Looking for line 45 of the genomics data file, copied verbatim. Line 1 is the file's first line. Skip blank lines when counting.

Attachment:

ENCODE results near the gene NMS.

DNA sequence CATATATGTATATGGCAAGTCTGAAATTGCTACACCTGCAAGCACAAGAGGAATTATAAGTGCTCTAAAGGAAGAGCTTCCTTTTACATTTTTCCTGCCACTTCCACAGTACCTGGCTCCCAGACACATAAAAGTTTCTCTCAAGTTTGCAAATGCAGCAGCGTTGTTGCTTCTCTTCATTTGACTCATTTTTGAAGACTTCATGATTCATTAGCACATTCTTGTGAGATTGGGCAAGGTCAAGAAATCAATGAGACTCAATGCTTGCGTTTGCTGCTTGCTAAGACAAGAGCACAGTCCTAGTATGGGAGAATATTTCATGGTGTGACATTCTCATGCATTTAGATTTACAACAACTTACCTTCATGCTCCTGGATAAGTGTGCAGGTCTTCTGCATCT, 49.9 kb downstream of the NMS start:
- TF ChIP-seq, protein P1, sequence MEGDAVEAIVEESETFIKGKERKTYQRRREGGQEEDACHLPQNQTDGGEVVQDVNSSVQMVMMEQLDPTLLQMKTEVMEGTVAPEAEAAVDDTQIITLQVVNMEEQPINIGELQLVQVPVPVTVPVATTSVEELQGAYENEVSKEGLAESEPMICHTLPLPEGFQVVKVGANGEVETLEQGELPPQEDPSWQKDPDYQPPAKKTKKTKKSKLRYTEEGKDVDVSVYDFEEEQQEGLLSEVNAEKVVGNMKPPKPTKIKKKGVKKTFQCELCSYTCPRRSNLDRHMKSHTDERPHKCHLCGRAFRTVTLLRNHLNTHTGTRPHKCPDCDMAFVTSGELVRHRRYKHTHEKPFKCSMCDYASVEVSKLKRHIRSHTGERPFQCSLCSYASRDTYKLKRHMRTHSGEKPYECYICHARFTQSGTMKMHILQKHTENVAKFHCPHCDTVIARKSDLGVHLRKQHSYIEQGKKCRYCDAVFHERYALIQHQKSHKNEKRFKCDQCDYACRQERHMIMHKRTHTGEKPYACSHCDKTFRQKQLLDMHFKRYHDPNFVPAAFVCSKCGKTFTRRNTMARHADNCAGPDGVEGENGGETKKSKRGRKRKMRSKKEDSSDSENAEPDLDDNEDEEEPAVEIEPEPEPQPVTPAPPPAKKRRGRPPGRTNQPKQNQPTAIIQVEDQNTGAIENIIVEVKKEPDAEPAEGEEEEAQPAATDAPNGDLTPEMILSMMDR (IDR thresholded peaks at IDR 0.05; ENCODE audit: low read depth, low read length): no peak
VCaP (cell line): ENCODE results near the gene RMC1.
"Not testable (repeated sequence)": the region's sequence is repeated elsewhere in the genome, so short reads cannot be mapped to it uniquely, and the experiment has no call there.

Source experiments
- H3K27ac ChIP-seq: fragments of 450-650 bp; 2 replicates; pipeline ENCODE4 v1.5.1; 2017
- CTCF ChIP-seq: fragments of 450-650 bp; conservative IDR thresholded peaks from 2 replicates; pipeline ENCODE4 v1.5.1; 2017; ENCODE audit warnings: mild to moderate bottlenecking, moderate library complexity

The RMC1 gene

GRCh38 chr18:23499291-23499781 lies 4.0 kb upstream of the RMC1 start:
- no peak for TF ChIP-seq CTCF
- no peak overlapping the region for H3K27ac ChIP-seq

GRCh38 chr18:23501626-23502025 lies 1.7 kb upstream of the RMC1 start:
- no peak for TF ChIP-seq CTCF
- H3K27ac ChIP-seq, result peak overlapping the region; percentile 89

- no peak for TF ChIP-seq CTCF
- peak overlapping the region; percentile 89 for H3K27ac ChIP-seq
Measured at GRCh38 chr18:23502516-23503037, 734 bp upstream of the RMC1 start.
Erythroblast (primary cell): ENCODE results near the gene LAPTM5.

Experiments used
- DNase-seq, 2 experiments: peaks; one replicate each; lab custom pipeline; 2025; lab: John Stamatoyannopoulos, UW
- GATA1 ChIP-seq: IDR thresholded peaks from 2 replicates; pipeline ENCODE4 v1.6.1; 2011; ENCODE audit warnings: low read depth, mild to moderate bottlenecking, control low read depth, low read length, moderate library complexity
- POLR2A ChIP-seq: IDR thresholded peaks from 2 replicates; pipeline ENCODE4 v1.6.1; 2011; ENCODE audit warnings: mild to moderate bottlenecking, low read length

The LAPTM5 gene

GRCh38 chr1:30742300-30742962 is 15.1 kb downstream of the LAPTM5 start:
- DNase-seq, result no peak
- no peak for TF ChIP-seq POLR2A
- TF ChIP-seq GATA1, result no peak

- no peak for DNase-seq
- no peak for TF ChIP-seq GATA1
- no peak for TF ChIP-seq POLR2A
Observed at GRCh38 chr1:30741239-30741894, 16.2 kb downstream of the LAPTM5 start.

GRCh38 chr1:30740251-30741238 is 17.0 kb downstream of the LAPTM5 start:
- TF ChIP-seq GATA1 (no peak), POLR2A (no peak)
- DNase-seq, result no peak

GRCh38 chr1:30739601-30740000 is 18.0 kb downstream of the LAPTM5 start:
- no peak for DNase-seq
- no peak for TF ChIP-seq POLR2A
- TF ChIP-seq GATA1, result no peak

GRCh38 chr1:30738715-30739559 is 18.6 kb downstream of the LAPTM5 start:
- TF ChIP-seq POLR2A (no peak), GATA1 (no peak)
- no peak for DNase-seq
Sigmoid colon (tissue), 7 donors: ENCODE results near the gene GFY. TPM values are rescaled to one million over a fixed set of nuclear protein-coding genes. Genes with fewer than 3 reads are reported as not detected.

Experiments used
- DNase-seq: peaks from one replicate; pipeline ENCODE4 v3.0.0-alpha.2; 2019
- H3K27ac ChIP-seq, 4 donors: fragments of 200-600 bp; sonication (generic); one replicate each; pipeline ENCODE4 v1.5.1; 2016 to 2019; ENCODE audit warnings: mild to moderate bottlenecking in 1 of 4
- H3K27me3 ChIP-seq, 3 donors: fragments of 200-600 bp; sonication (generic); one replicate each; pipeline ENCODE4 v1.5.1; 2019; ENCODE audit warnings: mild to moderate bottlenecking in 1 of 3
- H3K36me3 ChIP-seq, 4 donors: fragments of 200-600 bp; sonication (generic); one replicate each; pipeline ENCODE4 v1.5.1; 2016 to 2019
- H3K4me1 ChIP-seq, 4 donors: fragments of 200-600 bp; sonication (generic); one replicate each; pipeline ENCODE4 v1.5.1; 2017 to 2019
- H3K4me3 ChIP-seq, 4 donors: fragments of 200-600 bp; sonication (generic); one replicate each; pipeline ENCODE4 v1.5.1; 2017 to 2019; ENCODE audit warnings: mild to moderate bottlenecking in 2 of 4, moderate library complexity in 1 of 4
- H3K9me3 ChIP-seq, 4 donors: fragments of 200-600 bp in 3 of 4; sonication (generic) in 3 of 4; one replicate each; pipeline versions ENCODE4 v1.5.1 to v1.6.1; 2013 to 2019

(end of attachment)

- DNase-seq: peaks from one replicate; pipeline ENCODE4 v3.0.0-alpha.2; 2019